So the next course of action was to download appropriate ZTS documents from the Multimodalways archive. I really started exploring the areas from Columbus up through Cleveland then back down towards Pittsburgh which was a mix of the Indianapolis and Pittsburgh divisions. The thing that jumped out at me was all the various parts of the auto industry and also the number plants tied to the steel industry as well. To me, that felt like the Conrail that had a nice, big, industrial presence and really moved the goods in and out. This research actually brought me to the Ft. Wayne Line between Alliance and Crestline, Oh. Anything heading towards Indianapolis or Columbus used this line as a shortcut, thus avoiding Cleveland. This included Mail-3 and other TV/Mail trains. It also supported a number of signature industries like Rubbermaid, Smuckers, Step2, and GM in the area as well as the Republic Steel plants in and around Canton. It also had interchanges with the W&LE as well as the Ashland Railway. What this section lacked, however, was a single classificat-type yard. In fact, it really had two smaller, industrial support yards, one in Mansfield and one in Canton, both generating locals out to the various industries in the area.

While I'm not actively pursing this more, at the moment, the research has led me to look at incorporating the two major players of steel and the auto industry into any future layout. One, they are traffic consumers and generators, being switched multiple times a day. Two, other then intermodal traffic, those two areas were big money makers for Conrail and to really only represent them as perhaps overhead traffic I think would be wrong. So add them to the list of focus areas for the layout plan in addition to intermodal operations. With that, I started doodling, but I'll put that in another post shortly.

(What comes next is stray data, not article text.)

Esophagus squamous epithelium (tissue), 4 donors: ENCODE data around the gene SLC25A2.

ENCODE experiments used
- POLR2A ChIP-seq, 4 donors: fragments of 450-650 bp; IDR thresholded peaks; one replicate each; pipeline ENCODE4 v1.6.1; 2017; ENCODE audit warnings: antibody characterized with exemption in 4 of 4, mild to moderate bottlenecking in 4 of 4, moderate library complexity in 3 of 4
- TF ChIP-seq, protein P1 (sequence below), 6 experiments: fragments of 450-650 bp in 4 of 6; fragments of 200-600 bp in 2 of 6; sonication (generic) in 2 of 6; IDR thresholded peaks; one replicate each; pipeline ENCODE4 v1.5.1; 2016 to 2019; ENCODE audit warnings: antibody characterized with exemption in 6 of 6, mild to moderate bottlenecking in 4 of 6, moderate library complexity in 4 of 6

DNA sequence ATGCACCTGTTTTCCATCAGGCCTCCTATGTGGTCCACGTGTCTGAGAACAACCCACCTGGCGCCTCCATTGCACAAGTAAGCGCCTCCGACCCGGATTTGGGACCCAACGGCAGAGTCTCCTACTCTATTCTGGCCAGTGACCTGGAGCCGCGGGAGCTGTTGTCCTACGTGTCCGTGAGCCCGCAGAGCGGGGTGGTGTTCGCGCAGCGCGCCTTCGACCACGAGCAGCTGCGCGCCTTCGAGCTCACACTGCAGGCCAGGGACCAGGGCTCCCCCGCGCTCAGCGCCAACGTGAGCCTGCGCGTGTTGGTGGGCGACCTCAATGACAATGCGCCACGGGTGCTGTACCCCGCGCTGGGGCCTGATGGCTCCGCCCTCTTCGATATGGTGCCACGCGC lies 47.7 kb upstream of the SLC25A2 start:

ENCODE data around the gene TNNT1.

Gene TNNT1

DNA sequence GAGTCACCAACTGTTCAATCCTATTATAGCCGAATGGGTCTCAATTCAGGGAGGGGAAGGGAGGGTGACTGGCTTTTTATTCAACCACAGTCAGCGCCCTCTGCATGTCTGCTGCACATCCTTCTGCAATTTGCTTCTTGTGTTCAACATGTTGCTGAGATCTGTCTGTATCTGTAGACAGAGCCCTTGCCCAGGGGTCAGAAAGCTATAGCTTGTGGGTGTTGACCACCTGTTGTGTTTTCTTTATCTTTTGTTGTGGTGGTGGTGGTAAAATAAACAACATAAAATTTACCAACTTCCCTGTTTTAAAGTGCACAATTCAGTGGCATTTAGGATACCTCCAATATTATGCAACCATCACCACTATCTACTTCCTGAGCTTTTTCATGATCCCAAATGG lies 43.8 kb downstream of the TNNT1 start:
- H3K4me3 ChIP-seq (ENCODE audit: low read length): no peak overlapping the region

Wednesday, May 8, 2013

Directional Leaning

As I mentioned in my post a few months back, I've been working with a few individuals on other possible configurations for my layout. Most have centered around a G-shaped layout. The only question really left to answer at this point is do I modify the double-deck benchwork I still have up or tear it down and put up simpler lower level benchwork. Before I answer that question, however, I thought it would be wise to work with the general layout shape and really see the total number of people that might be able to fit comfortably in the space provided. To do that, I drew out the shape I keep coming back to and added what I call people blobs to it. These blogs are 30" x 15" ovals, well, really two 15" circles and a square joined in XTrackCAD. Here is what I ended up with:


As you can see, there could be 6 operators on this layout and that would probably be the max allowable for the space available. I added these people blobs to my other designs and concluded that double-deck spacing for towns/operators would be much greater then if I did single-deck. In fact, I think I'd lose potentially one or two areas in order to keep the operators separated. I haven't ripped out the double deck benchwork yet (mostly because there's still a ton of stuff on it) but I'm thinking I will just after Memorial Day.

Now the question goes to the type of layout for this space. I want a continuous run. Sometimes you just want to sit back and watch trains go around while enjoy a nice drink or having visitors over to see the layout. One option is to run the turnback loop behind a low backdrop all the way back around to staging. Not bad, except that could be a lot of limited visibility/hidden trackage. Another thought I had was essentially a folded dogbone with the top and right-side being multi-pass areas. I operate on a layout that has a similar configuration but has staging essentially below the left-side and some areas that are about half a train length of visible trackage so your switching in tunnels. I can get away with making the staging on the left-side of the wall, thus eliminating that type of hidden trackage and I'd probably limit myself to 3 areas of the layout on differing levels where the two lines would parallel or cross each other.Transitions would be key in that type of design but I've visited and participated in enough layouts that while operating, you don't really notice the other "levels" when things are clearly marked. So that's where the planning/decisions stand right now. I've completed the dresser, crib and beds. Now just need to stain them. Hopefully by June I can get back downstairs and get this all straightened out before the next hurricane comes here and I repile stuff on the benchwork.

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Welcome to the my Conrail Model Railroad site. I will document the research, design, construction and operations of my N-scale model railroad based on Conrail's Ft. Wayne Line in Ohio.